OLYMPIA, Wash. - State Geologist Dave Norman with the Department of Natural Resources came into work on a Sunday to explain a key tool that could help everyone prepared for the Cascadia subduction earthquake and subsequent tsunami.
"It gives you that first glimpse as to what may be the area that is the hardest hit and what kind of things you need to deploy to help."
Norman along with the State Department of Natural Resources and other agencies helped to create these interactive maps.
"It will show damage to hospitals schools fire stations oil facilities railways"
This week, state and national emergency responders will execute the first run through of what it will be like to respond to this disaster. The response training is called Cascadia Rising.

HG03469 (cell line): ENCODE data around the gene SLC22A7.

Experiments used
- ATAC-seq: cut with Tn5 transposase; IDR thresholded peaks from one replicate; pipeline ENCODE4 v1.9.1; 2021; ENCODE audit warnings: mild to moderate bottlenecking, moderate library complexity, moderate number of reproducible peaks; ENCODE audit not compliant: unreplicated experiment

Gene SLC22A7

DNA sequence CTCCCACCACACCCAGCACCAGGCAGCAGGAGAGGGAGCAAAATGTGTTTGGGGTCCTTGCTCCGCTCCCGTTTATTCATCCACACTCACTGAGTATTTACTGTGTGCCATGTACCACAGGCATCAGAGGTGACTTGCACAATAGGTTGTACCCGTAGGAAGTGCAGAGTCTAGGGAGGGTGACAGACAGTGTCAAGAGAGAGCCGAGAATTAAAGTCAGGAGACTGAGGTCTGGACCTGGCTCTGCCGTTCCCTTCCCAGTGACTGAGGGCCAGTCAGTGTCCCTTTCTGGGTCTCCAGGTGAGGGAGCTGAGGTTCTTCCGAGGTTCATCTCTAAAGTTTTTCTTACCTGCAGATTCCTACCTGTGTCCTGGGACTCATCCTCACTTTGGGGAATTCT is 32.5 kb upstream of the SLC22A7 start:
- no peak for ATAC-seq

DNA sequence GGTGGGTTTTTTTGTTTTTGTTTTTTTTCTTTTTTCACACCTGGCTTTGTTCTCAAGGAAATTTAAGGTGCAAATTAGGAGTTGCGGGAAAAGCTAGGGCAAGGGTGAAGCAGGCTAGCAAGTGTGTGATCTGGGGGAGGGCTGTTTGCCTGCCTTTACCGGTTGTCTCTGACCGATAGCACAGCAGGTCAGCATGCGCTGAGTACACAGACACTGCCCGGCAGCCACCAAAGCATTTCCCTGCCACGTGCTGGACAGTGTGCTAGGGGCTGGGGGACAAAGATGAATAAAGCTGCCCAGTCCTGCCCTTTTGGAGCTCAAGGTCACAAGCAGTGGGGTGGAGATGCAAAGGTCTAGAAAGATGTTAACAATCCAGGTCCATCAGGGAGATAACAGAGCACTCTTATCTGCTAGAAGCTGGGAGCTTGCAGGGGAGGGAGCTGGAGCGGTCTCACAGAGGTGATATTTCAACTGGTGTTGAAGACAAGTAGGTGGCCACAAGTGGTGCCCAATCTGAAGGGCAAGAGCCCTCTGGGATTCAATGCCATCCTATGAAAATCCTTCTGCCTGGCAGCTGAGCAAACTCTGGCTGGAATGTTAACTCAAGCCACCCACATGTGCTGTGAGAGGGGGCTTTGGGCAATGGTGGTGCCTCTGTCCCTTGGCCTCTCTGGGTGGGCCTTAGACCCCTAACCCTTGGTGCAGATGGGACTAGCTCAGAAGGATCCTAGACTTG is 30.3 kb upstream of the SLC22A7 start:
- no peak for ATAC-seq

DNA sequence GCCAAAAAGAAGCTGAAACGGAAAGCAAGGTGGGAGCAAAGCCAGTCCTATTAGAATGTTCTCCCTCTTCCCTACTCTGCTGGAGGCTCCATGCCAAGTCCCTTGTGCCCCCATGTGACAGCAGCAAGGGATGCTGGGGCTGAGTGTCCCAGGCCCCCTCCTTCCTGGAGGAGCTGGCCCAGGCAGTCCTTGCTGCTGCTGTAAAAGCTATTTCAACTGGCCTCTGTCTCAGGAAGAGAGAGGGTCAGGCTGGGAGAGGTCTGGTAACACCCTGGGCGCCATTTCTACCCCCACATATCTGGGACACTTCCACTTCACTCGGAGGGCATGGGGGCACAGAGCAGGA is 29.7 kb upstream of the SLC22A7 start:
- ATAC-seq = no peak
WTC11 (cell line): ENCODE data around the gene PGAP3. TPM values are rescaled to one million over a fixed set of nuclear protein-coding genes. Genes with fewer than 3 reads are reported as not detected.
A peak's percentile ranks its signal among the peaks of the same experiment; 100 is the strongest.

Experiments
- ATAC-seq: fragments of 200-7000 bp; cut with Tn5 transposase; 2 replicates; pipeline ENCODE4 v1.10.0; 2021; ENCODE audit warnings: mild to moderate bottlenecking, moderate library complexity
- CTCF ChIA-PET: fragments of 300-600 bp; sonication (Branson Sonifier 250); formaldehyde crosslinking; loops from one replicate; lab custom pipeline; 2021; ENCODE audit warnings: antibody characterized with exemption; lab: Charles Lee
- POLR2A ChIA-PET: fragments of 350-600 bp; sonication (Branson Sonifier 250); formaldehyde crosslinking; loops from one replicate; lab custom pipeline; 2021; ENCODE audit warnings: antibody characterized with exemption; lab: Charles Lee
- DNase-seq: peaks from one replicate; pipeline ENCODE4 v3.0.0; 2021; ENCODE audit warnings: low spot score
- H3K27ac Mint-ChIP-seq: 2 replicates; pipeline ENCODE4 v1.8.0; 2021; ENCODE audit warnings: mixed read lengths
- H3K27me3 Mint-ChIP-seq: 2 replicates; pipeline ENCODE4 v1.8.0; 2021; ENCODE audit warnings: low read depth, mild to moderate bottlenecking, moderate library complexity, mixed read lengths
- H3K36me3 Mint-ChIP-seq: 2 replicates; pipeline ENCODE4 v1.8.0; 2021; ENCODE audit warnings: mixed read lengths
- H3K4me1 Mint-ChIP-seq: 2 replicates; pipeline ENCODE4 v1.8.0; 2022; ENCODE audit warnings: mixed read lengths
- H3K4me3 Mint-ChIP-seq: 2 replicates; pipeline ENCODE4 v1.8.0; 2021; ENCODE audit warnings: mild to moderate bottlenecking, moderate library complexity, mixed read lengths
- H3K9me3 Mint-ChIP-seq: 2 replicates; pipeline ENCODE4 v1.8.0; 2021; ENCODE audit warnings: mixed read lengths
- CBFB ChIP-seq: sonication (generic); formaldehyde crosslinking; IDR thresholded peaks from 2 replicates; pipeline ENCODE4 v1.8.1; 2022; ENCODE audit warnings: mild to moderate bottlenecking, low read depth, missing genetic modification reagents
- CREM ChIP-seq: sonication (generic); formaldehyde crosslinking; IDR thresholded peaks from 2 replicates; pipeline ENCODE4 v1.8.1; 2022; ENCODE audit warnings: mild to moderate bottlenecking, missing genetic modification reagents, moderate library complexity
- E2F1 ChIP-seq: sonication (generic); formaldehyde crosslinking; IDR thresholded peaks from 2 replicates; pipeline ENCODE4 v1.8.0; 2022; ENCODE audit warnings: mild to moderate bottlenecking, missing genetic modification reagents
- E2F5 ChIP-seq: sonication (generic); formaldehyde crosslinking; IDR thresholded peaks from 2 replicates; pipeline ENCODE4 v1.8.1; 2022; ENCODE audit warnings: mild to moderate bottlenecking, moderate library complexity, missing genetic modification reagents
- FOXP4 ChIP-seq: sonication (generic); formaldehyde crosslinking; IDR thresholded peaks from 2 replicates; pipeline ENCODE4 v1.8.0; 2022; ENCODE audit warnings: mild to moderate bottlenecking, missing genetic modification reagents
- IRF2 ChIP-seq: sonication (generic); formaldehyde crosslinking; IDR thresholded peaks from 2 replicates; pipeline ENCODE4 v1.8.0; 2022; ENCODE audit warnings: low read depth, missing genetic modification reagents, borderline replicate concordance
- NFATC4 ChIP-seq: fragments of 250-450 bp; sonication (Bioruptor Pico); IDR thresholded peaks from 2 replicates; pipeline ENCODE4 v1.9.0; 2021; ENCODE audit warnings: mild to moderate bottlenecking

"This is the largest exercise for this purpose that the state has ever done."
But people at home also have access to these maps.
"The purpose of these tools is for anyone whether its agencies or individuals to look at areas to help them plan for their lives and purposes."
It will show liquification zones--where damage could be much more severe for homes and buildings and which bridges could be wiped out.
"The Puyallup river area the Nisqually river those sorts of crossing are more susceptible to damage."
But Norman reminds us that these maps are drawn in stone and will be updated once new information is received.
"The more work that is done the picture changes probably dramatically as you investigate site specifically."
READ: Interactive Map: Washington State Seismic Hazards Catalog